I’m sure most of us have heard the story that the common QWERTY keyboard was actually designed ( in 1872 by Christopher Sholes) to slow typing speeds and prevent the hammers on old mechanical typewriters from jamming. Of course, that doesn’t really factor in today. It’s hard to even find a mechanical typewriter with hammers in the wild, unless you are at a street fair and someone is selling custom poetry.

There have been other systems developed to speed typing since then, which could be of great advantage to us on our modern computer input systems. DVORAK is the most popular, but the story of the Turkish F layout is really interesting if you really want to go down a Google rabbit hole.

Unfortunately, QWERTY has the one most important thing there is going for it. Ubiquity. SO MANY of us have already done the work to learn the QWERTY system. And who has the time to go through that process again with a whole new layout? Even if you did, you would be tied to your own personal computer, because the rest of the world is still going to be QWERTY.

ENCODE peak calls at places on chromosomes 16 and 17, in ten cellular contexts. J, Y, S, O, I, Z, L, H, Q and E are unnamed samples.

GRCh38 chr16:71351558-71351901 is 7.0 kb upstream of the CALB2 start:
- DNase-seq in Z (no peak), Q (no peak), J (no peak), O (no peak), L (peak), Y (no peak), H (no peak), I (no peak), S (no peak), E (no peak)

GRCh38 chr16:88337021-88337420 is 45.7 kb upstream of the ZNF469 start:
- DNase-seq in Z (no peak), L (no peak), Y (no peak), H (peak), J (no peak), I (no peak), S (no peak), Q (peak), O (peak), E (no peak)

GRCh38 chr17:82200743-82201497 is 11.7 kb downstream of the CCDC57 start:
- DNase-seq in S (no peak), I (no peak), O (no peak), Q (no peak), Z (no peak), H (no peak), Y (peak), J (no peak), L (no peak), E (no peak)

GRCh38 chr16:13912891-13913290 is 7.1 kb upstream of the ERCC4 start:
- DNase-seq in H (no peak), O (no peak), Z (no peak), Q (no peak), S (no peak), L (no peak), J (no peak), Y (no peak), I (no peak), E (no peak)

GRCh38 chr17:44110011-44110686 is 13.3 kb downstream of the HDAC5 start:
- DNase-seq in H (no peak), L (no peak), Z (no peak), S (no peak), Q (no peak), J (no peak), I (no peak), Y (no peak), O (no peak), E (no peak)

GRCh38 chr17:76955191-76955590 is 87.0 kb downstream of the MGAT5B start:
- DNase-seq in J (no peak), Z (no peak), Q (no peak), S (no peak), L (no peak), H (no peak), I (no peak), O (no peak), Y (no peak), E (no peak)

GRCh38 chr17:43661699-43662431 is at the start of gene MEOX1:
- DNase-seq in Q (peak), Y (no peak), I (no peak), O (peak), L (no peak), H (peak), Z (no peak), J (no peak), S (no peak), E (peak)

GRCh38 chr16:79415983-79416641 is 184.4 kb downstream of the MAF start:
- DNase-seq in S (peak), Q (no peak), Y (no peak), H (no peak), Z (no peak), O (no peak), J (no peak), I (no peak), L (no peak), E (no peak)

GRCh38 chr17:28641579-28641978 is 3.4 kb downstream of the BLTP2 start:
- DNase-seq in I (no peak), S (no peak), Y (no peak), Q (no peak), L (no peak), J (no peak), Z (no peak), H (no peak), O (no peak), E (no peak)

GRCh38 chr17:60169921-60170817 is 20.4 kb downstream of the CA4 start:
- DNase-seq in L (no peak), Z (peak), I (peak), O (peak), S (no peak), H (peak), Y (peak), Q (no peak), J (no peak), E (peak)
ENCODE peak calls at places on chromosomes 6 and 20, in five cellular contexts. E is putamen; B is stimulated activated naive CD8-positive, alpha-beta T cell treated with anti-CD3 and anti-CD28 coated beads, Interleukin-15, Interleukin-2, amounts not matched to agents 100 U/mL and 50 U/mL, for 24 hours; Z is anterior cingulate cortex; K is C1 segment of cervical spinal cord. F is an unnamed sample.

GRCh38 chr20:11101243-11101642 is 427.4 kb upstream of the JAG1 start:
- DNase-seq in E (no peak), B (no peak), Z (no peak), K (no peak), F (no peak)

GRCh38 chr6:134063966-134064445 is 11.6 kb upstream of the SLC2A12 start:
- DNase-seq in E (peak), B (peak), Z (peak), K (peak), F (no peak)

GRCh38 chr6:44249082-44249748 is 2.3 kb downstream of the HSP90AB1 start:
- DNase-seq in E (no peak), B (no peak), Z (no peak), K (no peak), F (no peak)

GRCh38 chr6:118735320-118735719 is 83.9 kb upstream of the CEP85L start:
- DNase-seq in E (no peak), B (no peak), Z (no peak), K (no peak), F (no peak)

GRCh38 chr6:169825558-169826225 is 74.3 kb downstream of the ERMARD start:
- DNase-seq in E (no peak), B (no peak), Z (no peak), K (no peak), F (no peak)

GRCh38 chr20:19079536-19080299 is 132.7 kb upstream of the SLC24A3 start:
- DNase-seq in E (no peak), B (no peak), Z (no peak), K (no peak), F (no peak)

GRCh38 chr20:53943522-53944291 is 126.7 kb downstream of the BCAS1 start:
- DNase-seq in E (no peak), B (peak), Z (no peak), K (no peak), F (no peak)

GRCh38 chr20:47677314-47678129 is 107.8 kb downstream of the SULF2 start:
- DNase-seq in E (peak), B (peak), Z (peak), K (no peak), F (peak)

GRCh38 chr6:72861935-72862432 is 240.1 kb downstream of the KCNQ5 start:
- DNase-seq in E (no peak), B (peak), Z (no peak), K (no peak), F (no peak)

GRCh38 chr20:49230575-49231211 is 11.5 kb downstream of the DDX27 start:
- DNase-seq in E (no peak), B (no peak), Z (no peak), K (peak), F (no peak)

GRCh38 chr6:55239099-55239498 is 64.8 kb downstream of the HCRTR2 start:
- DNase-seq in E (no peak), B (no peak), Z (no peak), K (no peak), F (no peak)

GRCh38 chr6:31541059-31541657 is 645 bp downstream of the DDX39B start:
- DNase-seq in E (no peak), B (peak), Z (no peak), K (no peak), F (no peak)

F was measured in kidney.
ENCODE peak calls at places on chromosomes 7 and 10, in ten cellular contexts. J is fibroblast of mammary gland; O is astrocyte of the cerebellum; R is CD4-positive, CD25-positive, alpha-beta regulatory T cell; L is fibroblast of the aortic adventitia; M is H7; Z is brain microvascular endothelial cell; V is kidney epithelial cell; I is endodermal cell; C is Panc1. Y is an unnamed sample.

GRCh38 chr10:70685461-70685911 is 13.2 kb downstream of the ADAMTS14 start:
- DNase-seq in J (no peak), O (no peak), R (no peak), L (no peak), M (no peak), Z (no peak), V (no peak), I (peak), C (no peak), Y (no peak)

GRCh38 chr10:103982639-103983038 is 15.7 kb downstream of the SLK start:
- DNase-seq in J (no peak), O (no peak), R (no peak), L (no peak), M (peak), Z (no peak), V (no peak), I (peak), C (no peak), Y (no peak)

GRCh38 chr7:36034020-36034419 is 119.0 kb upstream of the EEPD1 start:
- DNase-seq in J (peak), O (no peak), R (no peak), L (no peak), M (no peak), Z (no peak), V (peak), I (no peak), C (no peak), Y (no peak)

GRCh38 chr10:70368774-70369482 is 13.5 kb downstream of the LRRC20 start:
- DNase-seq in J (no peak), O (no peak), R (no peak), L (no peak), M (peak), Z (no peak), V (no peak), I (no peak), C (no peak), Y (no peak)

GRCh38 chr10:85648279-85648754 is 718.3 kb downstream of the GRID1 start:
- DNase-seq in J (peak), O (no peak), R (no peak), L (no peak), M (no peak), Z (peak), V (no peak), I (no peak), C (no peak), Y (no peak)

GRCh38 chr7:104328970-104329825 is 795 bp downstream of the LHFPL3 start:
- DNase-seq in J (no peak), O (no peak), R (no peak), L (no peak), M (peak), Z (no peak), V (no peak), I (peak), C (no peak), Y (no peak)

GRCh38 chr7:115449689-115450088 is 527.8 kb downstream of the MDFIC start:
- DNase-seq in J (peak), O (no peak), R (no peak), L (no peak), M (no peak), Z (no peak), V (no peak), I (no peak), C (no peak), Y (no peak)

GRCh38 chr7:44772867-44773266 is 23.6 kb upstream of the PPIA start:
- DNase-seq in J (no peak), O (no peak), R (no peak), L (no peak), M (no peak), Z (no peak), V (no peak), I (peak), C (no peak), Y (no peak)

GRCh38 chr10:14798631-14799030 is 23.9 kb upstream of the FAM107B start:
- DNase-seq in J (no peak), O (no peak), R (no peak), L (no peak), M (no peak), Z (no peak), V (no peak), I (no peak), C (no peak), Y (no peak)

Perhaps in a far off point in the future, when we all live on Martian colonies and wear those slick silver onesies all of the 1950s sci-fi films have predicted, we will make the change en masse. But I doubt it.

Fun keyboard facts: You can type stewardesses with just your left hand, and polyphony with just your write. You can also type typewriter with just the top row of keys.

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